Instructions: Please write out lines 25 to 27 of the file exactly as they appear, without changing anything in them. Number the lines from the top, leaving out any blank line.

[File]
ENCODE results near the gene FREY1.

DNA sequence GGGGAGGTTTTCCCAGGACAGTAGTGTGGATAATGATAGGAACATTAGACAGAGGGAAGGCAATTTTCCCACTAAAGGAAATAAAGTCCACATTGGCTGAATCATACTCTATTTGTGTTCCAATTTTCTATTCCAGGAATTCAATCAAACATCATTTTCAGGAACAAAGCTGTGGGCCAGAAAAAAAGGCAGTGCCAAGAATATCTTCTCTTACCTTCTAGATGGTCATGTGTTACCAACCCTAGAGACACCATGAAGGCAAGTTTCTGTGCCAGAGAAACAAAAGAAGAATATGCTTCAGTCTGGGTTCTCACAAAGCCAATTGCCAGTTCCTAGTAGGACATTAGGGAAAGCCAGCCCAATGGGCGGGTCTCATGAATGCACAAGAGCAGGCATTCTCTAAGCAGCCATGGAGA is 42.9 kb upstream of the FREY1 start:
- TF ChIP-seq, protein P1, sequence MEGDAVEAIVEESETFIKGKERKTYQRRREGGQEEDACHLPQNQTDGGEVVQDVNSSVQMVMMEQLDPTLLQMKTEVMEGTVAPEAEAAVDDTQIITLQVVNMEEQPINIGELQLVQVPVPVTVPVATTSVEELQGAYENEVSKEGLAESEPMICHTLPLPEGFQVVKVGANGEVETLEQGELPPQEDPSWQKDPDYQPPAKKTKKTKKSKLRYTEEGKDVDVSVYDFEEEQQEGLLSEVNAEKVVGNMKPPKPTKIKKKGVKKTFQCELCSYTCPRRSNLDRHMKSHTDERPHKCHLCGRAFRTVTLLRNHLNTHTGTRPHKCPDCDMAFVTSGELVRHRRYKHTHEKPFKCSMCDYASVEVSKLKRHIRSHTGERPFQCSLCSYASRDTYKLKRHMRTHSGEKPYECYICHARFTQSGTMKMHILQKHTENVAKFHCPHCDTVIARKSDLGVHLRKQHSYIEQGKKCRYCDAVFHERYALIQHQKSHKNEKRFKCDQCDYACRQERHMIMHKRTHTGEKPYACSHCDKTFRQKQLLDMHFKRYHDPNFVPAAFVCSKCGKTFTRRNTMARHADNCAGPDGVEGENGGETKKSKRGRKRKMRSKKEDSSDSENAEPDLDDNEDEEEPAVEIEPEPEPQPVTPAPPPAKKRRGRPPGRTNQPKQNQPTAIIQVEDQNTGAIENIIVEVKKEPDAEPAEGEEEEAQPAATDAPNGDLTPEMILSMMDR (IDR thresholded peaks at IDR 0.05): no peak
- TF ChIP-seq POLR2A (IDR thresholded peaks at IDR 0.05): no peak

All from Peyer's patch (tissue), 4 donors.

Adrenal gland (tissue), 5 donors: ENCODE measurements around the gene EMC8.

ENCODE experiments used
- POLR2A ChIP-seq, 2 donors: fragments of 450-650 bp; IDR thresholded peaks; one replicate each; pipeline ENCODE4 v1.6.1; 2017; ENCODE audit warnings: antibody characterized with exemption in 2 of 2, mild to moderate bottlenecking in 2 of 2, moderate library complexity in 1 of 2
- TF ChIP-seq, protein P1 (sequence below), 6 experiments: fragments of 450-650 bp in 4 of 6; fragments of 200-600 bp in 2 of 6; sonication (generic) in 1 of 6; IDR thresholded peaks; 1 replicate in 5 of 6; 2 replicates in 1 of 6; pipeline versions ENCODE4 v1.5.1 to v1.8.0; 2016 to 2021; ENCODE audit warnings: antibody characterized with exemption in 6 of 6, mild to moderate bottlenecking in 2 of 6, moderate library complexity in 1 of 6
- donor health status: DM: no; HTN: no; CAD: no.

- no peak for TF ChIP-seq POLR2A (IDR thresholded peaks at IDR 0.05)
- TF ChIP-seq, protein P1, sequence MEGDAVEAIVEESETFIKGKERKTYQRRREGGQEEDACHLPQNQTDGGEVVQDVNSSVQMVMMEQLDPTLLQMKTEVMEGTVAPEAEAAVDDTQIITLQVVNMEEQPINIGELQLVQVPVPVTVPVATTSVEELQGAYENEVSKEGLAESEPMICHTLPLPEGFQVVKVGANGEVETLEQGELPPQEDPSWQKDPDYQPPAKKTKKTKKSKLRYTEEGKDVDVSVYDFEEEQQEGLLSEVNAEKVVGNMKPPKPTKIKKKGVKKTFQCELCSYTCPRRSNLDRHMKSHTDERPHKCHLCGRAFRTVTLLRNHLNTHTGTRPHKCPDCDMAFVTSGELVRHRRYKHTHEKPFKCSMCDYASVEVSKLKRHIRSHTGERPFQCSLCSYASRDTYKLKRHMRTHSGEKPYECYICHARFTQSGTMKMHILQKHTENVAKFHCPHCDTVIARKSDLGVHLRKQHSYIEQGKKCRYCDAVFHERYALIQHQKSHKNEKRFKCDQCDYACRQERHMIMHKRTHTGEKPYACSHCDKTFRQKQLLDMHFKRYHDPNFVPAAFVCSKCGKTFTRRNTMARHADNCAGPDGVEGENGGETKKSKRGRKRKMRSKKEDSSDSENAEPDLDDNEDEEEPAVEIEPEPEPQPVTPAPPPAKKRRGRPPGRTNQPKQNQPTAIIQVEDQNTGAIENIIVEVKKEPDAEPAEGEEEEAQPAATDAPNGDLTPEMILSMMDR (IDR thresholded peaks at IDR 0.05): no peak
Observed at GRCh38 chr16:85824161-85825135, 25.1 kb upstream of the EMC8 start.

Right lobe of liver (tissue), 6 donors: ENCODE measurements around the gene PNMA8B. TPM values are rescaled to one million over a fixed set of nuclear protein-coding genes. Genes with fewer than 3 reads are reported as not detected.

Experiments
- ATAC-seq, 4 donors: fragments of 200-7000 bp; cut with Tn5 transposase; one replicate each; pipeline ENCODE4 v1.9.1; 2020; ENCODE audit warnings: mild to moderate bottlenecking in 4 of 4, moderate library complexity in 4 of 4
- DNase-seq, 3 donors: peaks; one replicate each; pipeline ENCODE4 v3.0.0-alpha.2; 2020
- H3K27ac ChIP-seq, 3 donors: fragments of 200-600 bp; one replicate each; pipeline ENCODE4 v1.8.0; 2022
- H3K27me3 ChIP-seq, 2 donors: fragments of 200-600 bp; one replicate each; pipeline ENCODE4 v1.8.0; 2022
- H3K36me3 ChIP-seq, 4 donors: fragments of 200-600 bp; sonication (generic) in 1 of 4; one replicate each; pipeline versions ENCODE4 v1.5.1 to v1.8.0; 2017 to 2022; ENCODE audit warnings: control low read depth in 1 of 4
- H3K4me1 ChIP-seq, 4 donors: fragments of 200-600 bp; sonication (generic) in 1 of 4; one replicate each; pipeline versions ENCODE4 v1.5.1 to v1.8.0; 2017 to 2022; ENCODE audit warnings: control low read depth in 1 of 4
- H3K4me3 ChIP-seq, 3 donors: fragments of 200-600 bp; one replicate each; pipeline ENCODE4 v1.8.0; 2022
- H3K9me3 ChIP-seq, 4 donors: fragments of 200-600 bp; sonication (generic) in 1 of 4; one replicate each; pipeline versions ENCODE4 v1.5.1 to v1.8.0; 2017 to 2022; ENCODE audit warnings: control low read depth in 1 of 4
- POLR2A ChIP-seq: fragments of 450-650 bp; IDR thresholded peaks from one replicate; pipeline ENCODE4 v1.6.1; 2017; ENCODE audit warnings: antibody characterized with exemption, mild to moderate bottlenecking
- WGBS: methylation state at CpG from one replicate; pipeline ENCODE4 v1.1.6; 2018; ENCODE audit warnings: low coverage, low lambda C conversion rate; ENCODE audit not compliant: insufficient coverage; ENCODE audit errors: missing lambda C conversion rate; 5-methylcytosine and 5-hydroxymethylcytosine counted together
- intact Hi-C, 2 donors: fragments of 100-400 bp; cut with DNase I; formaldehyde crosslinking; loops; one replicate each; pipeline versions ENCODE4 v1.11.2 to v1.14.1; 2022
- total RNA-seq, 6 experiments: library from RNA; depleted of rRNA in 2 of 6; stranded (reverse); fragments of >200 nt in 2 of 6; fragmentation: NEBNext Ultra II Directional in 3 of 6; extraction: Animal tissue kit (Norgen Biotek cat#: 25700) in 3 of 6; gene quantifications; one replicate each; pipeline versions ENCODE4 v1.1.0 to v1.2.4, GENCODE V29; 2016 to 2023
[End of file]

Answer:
- WGBS: methylation state at CpG from one replicate; pipeline ENCODE4 v1.1.6; 2018; ENCODE audit warnings: low coverage, low lambda C conversion rate; ENCODE audit not compliant: insufficient coverage; ENCODE audit errors: missing lambda C conversion rate; 5-methylcytosine and 5-hydroxymethylcytosine counted together
- intact Hi-C, 2 donors: fragments of 100-400 bp; cut with DNase I; formaldehyde crosslinking; loops; one replicate each; pipeline versions ENCODE4 v1.11.2 to v1.14.1; 2022
- total RNA-seq, 6 experiments: library from RNA; depleted of rRNA in 2 of 6; stranded (reverse); fragments of >200 nt in 2 of 6; fragmentation: NEBNext Ultra II Directional in 3 of 6; extraction: Animal tissue kit (Norgen Biotek cat#: 25700) in 3 of 6; gene quantifications; one replicate each; pipeline versions ENCODE4 v1.1.0 to v1.2.4, GENCODE V29; 2016 to 2023